Meet Jackie Rotman, CEO and founder of the Center for Intimacy Justice (CIJ), a social change organization committed to equity and wellbeing in people’s intimate lives. In this episode you will learn about how CIJ is helping to rewrite the rules in tech companies’ ad policies to allow ads for female sexual health and wellness – which are systematically censored today. She also shares the story of her journey to advocacy in the “sextech” space and the results of a compelling new study.

Among other things, CIJ’s recent study reveals that 100% of 60 companies with a female sexual wellness focus were denied the right to advertise on Facebook. Jackie explains how such discrimination impacts educators and economics alike, a subject about which both Dr. Dweck and Rachel have thoughts. The conversation also highlights long-standing assumptions about – and the more recent medicalization of – women’s sexual wellness and levels of sexual satisfaction.

You’ll hear an interesting anecdote about the censorship Dr. Dweck herself experienced when she was promoting her book, “V is for Vagina: Your A to Z Guide to Periods, Piercings, Pleasures, and so much more,” due to its plain-spoken title and language. Activists like Jackie have been critical to opening up discussion and bringing pressure to bear around sexual intimacy justice and the myriad related issues CIJ plans to take on. Visit this link if you’d like to request a copy of CIJ’s fascinating report, donate or find out more about their work.

Watch Center for Intimacy Justice Founder Answer Questions About Facebook Ad Inequality

Topics Covered in Jackie Rotman’s Interview

  • About the Center for Intimacy Justice and how Jackie established it (with a tip of the hat to her sex-positive dad’s impact on her).
  • Highlights from CIJ’s new study, based on survey results from 60 companies in the women’s health and sexuality space:
    • Facebook had rejected at least one advertisement proposed by 100% of the 60 companies surveyed.
    • Some 50% of companies asked had experienced Facebook account suspensions because of their “adult content.”
    • Of the 60 companies, 59 were founded and led by at least one woman as well as a non-binary person – all of whom have suffered negative economic impacts.
  • About the economic and consumer educational repercussions of discriminating against companies based on mis-classification as “adult products and services” or “adult content.”
  • Founders of companies in the sexual wellness space have not typically taken a medicalized route with FDA approval.
  • Dr. Dweck weighs in on access to important education and the mandate for gynecologists like herself, as well as other medical professionals, to use accurate medical terms on platforms like Facebook.
  • Rachel notes that data indicate children who are taught anatomically correct terms are more likely to report sexual abuse.
  • CIJ’s work has resonated tremendously with sex education advocates, who have also experienced censorship on social media platforms. Medical associations and policy-makers have also been very receptive.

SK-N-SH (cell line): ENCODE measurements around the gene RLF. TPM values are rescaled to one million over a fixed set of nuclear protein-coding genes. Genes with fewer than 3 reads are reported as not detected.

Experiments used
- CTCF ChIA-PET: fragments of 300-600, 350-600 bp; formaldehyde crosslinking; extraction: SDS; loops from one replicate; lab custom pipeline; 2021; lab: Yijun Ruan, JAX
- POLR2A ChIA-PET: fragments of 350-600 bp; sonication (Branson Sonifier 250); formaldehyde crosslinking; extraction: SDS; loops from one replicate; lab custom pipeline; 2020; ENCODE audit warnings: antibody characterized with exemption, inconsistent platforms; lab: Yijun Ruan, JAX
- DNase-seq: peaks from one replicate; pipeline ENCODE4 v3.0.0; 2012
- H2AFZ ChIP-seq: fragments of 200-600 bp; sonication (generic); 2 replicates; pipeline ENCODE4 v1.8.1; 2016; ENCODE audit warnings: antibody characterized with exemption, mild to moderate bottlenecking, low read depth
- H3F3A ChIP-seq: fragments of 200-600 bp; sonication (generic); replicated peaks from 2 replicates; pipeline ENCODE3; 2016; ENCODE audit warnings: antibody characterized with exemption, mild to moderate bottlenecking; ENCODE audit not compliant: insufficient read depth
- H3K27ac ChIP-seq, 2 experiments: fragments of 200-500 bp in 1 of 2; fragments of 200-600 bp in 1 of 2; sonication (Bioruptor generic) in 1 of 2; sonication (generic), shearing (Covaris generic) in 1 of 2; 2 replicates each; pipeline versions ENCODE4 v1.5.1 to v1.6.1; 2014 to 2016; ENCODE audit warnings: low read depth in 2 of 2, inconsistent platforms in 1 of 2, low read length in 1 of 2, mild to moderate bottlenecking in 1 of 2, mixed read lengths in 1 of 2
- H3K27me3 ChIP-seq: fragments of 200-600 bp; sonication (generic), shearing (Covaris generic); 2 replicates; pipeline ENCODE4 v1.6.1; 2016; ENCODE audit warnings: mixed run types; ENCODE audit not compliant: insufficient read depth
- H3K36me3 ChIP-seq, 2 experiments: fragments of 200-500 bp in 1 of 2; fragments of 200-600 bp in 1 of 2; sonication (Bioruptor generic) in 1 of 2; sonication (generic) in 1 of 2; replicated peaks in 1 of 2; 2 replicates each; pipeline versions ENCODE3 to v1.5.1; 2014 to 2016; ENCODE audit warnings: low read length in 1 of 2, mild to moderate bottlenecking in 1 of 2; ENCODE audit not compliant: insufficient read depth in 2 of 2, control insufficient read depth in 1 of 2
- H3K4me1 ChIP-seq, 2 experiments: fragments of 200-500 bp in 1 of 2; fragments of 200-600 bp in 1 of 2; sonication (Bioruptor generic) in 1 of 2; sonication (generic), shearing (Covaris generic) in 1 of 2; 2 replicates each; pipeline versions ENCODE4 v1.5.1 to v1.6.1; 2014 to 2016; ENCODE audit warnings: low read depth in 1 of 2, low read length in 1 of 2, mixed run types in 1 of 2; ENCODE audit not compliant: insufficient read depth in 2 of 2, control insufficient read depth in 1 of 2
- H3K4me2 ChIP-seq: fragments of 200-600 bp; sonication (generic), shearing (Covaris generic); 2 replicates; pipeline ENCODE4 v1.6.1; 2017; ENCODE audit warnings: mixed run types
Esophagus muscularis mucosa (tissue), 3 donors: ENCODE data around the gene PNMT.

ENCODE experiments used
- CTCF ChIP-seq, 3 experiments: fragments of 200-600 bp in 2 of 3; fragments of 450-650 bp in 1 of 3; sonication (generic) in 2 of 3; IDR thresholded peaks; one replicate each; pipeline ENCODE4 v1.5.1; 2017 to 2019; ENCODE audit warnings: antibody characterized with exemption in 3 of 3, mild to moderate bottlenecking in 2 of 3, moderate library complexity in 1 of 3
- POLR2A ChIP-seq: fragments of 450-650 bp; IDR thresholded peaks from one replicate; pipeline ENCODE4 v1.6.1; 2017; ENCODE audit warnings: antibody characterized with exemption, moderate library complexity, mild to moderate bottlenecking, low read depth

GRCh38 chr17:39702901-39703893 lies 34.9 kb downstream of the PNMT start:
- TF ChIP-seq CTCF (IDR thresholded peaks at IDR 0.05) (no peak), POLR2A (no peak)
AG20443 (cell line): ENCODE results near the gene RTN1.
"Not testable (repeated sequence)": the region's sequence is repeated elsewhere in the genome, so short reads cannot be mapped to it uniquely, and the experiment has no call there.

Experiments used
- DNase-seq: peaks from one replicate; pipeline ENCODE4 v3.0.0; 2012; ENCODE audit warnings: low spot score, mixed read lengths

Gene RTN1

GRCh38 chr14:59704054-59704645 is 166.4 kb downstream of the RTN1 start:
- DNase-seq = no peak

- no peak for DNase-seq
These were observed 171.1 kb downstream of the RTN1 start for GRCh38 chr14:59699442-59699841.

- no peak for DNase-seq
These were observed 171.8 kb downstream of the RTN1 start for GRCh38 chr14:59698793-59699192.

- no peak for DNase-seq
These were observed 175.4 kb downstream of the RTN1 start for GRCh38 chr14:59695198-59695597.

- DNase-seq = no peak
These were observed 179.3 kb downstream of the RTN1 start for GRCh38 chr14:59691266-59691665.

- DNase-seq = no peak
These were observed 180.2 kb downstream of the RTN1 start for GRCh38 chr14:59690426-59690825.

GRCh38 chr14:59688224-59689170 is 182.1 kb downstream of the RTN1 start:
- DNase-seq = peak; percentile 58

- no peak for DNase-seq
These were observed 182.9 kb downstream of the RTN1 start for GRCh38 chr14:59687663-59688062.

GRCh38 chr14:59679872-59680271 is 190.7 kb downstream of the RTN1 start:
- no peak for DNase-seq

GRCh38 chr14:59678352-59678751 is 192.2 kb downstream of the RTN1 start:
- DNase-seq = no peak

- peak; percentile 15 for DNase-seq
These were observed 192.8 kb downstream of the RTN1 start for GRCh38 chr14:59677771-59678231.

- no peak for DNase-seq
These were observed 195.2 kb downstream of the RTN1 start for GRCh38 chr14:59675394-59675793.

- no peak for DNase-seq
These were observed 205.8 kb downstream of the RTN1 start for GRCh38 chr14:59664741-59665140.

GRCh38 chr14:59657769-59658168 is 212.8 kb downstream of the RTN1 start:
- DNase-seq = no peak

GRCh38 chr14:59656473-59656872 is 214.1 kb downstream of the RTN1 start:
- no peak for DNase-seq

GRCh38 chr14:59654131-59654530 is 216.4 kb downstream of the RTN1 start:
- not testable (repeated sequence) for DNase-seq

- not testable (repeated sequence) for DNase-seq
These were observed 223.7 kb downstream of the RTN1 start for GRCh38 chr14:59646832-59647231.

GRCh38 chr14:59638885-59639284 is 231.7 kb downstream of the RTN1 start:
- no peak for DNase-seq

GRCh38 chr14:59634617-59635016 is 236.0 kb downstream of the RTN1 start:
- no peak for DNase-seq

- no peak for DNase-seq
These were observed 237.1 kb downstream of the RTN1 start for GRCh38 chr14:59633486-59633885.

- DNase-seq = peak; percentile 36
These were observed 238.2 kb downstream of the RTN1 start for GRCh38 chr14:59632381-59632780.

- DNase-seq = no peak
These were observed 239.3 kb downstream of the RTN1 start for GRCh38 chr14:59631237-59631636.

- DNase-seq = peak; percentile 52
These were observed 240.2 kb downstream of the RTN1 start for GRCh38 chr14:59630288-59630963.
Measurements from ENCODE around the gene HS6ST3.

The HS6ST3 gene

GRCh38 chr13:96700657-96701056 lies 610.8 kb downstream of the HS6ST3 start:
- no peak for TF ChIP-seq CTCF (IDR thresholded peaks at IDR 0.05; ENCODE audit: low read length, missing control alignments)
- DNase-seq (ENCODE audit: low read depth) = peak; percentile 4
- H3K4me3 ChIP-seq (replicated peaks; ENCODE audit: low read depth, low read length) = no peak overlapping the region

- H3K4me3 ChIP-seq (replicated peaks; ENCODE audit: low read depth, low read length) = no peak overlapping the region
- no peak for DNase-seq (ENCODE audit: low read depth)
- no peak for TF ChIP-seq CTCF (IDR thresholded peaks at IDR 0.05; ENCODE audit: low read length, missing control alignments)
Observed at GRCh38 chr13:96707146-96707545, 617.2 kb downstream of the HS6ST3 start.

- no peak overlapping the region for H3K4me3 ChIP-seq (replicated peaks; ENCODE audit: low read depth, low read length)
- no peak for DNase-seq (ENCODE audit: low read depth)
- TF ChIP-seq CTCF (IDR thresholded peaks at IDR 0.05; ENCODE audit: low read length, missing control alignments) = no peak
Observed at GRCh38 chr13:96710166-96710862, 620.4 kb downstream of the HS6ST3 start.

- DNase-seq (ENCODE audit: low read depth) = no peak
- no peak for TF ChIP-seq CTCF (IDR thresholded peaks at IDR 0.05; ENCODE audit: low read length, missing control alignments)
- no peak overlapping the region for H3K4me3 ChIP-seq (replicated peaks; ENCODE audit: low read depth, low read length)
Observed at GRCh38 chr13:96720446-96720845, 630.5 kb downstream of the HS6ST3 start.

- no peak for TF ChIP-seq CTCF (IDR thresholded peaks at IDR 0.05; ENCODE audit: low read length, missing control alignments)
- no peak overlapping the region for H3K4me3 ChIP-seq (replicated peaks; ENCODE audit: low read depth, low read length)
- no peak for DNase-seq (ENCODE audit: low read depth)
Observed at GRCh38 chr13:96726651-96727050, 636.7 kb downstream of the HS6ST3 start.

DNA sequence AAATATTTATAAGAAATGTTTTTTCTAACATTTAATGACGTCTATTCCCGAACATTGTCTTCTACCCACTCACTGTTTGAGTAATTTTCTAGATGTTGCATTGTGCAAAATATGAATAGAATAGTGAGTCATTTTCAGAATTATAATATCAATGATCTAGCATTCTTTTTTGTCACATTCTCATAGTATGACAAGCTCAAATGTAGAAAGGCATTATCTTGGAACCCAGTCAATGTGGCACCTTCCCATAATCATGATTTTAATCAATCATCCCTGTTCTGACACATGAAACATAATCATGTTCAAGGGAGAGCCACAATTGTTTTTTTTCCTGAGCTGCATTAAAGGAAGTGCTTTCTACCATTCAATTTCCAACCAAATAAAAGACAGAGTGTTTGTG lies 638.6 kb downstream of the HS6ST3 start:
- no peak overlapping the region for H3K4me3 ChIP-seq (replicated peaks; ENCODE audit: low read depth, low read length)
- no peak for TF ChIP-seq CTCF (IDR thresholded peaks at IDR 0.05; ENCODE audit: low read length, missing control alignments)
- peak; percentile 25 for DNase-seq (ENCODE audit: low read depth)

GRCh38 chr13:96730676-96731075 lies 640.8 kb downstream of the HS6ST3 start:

• How Jackie Stays Motivated: She’s energized daily by innovative entrepreneurs in the “sextech” sector and previous generations of advocates who have worked against sexual violence and for gender equality.
  • Dr. Dweck finds that most sexual assault victims that come to her (typically to be tested for sexually transmitted diseases) don’t choose to share much in the way of details.
  • Jackie highlights research by Sara I. McClelland of the University of Michigan (“Intimate Justice: A Critical Analysis of Sexual Satisfaction”
  • Dr. Dweck reflects on women, satisfaction and the kind of counsel her patients seek in terms of sex education and wellness.
  • About classifying women’s hypo-sexuality as a sexual dysfunction or disorder: Jackie believes medicalization is reductive and non-inclusive.

Quotes from Today’s Episode with Center for Intimacy Justice Founder, Jackie Rotman

“What happens when you can’t get the education that you need to make decisions? Lots of those people wind up … not really getting the direction they need.” (Rachel)

“It’s amazing that so many people have done incredible advocacy and yet we’re still coming together and finding new strategies to deploy to address this long-standing issue.” (Jackie)

“People that are educators in sexual health have been extremely supportive of (CIJ’s new findings) because TikTok and other social media platforms are also censoring on content – not just on advertising. So a lot of educators using social media have resonated deeply with the issue.” (Jackie)

“It’s really, really important to understand that there are not just two groups of people or one way of doing things. We’re talking about a much more fluid gender discussion and set of activities. Our medical educators and professionals have to be aware of that.” (Rachel)

About Jackie Rotman

Jackie Rotman is the Founder and CEO of Center for Intimacy Justice (CIJ). She holds an MBA from Stanford Graduate School of Business, MPA from Harvard Kennedy School and BA with University Distinction in Public Policy from Stanford. She has also worked in women’s health investing with Rhia Ventures (then Called Reproductive Health Investors Alliance) and Tara

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